by Michele Linder
I watch her from where I am. I see her smile while she is watching others, watching and waiting for someone to take the time to come and talk to her on her terms — one-on-one.
I see the light in her eyes when she speaks and listens to what they have to say, and in a little while they are gone.
She’s still smiling. I go to her and tease her. I tickle her neck, I whisper in her deaf ears knowing she can’t hear me, but also knowing she loves my taunts and teasing. She loves me like no other.
I speak to her. If she can’t ‘get’ what I’m saying, I finger-spell (she taught me) the sentence until she understands. I am patient and attentive… until I see a cousin or sister run by, and then I have to go. Child’s play is so alluring.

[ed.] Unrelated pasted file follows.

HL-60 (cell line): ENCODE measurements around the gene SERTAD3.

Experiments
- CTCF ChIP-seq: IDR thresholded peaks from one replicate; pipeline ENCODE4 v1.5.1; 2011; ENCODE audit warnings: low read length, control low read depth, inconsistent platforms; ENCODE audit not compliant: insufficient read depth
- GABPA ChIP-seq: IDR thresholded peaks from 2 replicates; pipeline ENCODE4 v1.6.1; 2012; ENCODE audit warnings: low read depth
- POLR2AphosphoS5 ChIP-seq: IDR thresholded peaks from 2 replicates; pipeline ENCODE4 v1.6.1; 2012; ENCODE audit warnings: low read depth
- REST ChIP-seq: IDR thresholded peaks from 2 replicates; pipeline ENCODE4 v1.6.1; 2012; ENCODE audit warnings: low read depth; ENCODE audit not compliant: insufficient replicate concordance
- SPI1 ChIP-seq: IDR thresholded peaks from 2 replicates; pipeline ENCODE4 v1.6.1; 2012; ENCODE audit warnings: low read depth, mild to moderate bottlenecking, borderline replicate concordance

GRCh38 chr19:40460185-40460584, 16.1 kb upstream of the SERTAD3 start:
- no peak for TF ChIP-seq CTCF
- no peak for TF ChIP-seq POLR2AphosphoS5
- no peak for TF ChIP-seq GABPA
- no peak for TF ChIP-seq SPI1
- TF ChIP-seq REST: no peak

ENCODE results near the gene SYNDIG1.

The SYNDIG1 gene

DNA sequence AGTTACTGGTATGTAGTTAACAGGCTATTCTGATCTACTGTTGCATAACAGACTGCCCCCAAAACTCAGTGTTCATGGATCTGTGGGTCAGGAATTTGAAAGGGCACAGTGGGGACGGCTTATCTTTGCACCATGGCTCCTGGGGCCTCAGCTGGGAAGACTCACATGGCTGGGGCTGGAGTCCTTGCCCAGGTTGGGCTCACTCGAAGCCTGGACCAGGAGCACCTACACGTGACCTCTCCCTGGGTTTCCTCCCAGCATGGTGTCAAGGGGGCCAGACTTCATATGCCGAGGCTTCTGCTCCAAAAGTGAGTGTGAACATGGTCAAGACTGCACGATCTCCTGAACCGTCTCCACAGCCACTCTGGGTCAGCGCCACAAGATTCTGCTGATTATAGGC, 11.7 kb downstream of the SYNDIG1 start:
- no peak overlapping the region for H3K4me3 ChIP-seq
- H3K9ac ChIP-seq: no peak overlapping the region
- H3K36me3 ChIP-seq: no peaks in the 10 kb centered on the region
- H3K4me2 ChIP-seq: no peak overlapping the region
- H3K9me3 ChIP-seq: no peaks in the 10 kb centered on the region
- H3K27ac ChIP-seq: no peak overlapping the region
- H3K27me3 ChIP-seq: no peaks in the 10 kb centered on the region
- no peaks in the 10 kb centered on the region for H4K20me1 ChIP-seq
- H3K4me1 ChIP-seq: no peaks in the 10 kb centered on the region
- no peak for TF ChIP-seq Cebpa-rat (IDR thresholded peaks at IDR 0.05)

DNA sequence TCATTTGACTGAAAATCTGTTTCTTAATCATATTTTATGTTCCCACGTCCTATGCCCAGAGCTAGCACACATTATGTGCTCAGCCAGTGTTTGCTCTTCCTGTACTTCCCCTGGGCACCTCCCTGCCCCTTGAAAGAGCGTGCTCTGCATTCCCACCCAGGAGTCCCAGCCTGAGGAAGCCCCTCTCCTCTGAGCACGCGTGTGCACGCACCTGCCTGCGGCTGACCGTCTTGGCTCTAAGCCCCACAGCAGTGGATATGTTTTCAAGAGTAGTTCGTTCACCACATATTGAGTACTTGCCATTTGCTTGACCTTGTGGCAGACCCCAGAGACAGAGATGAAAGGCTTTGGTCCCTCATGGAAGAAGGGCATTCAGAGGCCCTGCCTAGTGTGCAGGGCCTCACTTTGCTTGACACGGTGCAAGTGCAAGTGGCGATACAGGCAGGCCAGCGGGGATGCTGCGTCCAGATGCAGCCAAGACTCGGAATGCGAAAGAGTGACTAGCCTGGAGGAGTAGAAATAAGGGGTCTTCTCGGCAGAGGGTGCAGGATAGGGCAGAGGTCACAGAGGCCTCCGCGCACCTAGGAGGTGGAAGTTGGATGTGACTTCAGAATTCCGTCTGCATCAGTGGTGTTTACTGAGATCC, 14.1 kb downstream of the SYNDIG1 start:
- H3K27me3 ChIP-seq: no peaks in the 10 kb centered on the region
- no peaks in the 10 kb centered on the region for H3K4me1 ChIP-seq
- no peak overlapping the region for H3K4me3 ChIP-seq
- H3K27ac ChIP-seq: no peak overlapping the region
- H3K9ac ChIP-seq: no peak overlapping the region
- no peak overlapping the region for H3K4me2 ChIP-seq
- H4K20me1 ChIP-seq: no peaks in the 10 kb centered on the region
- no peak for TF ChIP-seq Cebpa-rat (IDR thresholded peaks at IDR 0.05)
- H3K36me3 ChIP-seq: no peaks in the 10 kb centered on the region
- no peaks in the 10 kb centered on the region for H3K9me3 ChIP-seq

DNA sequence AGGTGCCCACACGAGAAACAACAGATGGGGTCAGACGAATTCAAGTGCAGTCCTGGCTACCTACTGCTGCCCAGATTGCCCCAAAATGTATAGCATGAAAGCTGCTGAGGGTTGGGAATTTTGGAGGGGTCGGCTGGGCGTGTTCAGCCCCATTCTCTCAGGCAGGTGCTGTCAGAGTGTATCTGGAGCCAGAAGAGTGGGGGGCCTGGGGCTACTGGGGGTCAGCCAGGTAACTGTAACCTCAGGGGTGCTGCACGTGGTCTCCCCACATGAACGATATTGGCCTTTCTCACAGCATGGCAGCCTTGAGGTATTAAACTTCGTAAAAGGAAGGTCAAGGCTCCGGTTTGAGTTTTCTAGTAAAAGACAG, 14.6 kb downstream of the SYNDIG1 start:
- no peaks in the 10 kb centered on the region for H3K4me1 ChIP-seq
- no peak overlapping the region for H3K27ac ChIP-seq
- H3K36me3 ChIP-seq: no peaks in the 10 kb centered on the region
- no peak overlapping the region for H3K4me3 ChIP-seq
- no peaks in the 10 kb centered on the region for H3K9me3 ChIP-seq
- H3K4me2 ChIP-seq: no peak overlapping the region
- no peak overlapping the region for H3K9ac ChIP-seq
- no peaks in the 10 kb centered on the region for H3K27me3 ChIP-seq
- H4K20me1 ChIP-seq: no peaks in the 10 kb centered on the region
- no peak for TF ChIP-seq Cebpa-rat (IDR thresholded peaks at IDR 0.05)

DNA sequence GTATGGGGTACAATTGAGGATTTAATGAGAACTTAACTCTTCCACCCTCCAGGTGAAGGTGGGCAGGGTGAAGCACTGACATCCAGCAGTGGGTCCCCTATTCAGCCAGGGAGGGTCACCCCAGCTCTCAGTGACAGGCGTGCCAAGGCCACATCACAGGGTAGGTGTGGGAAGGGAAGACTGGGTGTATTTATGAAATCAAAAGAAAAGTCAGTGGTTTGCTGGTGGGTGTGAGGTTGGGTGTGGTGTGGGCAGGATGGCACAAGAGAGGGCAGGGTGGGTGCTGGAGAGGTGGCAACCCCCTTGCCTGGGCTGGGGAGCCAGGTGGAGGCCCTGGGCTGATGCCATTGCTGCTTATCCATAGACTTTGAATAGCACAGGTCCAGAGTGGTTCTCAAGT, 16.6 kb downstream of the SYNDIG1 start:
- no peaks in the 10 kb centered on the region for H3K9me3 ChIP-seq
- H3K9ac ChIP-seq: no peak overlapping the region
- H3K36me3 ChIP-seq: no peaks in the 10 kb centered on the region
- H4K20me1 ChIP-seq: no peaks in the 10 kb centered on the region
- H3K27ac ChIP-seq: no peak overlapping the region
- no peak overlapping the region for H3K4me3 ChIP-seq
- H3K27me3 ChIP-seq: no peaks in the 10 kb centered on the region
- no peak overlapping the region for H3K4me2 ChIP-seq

I’m still watching her. When no one takes the time, I see her focus on her hands. She turns them over, examining every crease, every line, every scar, and she feels the softness and roughness with her fingers.
I always wondered why she was so interested in her own hands? What made them so mesmerizing? What about them demanded such attention? Her smile is gone, she has more of a contemplative look on her lips. I can see her thinking.
What is she thinking? I used to wonder, but now I know. When no one takes the time, you begin to feel the world shrink away, you need a diversion to keep the sadness at bay and to steer your mind away from how truly isolated you feel.
Now that I’m deaf, I find myself mesmerized by my own hands.